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No. 038 [from The Spectator]
by [?]

When our Consciousness turns upon the main Design of Life, and our Thoughts are employed upon the chief Purpose either in Business or Pleasure, we shall never betray an Affectation, for we cannot be guilty of it: But when we give the Passion for Praise an unbridled Liberty, our Pleasure in little Perfections, robs us of what is due to us for great Virtues and worthy Qualities. How many excellent Speeches and honest Actions are lost, for want of being indifferent where we ought? Men are oppressed with regard to their Way of speaking and acting; instead of having their Thought bent upon what they should do or say, and by that Means bury a Capacity for great things, by their fear of failing in indifferent things. This, perhaps, cannot be called Affectation; but it has some Tincture of it, at least so far, as that their Fear of erring in a thing of no Consequence, argues they would be too much pleased in performing it.

It is only from a thorough Disregard to himself in such Particulars, that a Man can act with a laudable Sufficiency: His Heart is fixed upon one Point in view; and he commits no Errors, because he thinks nothing an Error but what deviates from that Intention.

The wild Havock Affectation makes in that Part of the World which should be most polite, is visible where ever we turn our Eyes: It pushes Men not only into Impertinencies in Conversation, but also in their premeditated Speeches. At the Bar it torments the Bench, whose Business it is to cut off all Superfluities in what is spoken before it by the Practitioner; as well as several little Pieces of Injustice which arise from the Law it self. I have seen it make a Man run from the Purpose before a Judge, who was, when at the Bar himself, so close and logical a Pleader, that with all the Pomp of Eloquence in his Power, he never spoke a Word too much. [2]

It might be born even here, but it often ascends the Pulpit it self; and the Declaimer, in that sacred Place, is frequently so impertinently witty, speaks of the last Day it self with so many quaint Phrases, that there is no Man who understands Raillery, but must resolve to sin no more: Nay, you may behold him sometimes in Prayer for a proper Delivery of the great Truths he is to utter, humble himself with so very well turned Phrase, and mention his own Unworthiness in a Way so very becoming, that the Air of the pretty Gentleman is preserved, under the Lowliness of the Preacher.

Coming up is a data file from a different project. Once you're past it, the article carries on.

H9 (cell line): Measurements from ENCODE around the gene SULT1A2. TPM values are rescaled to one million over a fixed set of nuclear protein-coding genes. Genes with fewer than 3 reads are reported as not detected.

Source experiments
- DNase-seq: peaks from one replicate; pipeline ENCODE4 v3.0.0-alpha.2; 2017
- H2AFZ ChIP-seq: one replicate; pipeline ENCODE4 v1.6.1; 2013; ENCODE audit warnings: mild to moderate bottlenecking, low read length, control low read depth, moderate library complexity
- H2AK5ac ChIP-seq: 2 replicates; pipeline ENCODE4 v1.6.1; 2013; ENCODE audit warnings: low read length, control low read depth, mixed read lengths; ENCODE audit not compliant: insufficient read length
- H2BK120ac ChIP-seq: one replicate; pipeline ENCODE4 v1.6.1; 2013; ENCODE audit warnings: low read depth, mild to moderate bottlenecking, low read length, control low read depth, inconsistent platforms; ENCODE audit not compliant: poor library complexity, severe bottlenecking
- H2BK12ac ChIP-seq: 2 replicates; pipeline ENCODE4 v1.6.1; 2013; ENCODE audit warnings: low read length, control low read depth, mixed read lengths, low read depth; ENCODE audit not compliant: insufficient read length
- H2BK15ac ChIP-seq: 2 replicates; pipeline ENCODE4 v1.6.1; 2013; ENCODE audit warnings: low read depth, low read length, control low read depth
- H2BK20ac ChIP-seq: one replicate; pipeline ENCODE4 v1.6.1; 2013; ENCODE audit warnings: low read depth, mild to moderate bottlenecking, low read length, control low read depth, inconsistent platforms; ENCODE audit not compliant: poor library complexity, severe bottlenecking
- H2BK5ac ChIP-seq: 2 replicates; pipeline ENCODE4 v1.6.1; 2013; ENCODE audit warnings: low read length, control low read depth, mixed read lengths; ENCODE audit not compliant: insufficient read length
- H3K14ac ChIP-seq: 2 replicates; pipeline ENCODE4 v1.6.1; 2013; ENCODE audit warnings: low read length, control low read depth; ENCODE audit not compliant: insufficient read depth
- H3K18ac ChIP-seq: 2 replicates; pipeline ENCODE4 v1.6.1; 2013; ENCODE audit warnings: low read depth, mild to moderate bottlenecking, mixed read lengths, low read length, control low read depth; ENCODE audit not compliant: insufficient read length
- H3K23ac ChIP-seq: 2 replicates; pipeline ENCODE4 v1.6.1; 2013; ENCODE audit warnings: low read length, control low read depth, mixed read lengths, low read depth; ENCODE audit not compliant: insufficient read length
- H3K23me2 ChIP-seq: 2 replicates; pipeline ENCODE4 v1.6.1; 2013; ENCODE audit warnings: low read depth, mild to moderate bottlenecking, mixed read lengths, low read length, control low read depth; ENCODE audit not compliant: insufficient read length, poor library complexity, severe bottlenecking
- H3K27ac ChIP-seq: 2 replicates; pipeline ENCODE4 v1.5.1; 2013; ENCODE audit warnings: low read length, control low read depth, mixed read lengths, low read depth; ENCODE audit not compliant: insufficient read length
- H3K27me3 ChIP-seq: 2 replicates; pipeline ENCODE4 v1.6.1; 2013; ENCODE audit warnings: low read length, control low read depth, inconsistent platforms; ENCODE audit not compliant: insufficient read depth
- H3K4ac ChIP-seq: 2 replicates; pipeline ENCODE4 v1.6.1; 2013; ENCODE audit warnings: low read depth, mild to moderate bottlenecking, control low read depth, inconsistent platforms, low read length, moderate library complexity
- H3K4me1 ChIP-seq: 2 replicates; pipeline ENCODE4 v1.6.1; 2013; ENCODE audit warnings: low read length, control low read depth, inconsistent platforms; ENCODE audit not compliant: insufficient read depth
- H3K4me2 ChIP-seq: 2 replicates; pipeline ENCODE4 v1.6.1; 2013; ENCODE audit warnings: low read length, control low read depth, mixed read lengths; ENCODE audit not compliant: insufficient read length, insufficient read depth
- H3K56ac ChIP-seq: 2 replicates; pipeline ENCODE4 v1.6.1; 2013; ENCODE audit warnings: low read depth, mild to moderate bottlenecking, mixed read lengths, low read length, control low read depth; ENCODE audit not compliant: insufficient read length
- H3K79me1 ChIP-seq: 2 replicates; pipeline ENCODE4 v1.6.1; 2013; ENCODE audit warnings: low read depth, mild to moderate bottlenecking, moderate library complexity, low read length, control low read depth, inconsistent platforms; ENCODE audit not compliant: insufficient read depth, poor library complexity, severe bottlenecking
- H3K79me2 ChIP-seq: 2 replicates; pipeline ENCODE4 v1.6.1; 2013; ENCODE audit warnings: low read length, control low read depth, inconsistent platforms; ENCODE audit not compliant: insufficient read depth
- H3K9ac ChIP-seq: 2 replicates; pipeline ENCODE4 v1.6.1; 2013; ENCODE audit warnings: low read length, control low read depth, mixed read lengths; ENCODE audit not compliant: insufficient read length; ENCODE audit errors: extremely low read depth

I shall end this with a short Letter I writ the other Day to a very witty Man, over-run with the Fault I am speaking of.

Dear SIR,

‘I Spent some Time with you the other Day, and must take the Liberty of a Friend to tell you of the unsufferable Affectation you are guilty of in all you say and do. When I gave you an Hint of it, you asked me whether a Man is to be cold to what his Friends think of him? No; but Praise is not to be the Entertainment of every Moment: He that hopes for it must be able to suspend the Possession of it till proper Periods of Life, or Death it self. If you would not rather be commended than be Praiseworthy, contemn little Merits; and allow no Man to be so free with you, as to praise you to your Face. Your Vanity by this Means will want its Food. At the same time your Passion for Esteem will be more fully gratified; Men will praise you in their Actions: Where you now receive one Compliment, you will then receive twenty Civilities. Till then you will never have of either, further than


Your humble Servant.’


[Footnote 1: Dr. Thomas Burnet, who produced in 1681 the ‘Telluris Theoria Sacra,’ translated in 1690 as ‘the Sacred Theory of the Earth,’ was living in the ‘Spectator’s’ time. He died in 1715, aged 80. He was for 30 years Master of the Charter-house, and set himself against James II. in refusing to admit a Roman Catholic as a Poor Brother. Burnet’s Theory, a romance that passed for science in its day, was opposed in 1696 by Whiston in his ‘New Theory of the Earth’ (one all for Fire, the other all for Water), and the new Romance was Science even in the eyes of Locke. Addison, from Oxford in 1699, addressed a Latin ode to Burnet.]

[Footnote 2: Lord Cowper.]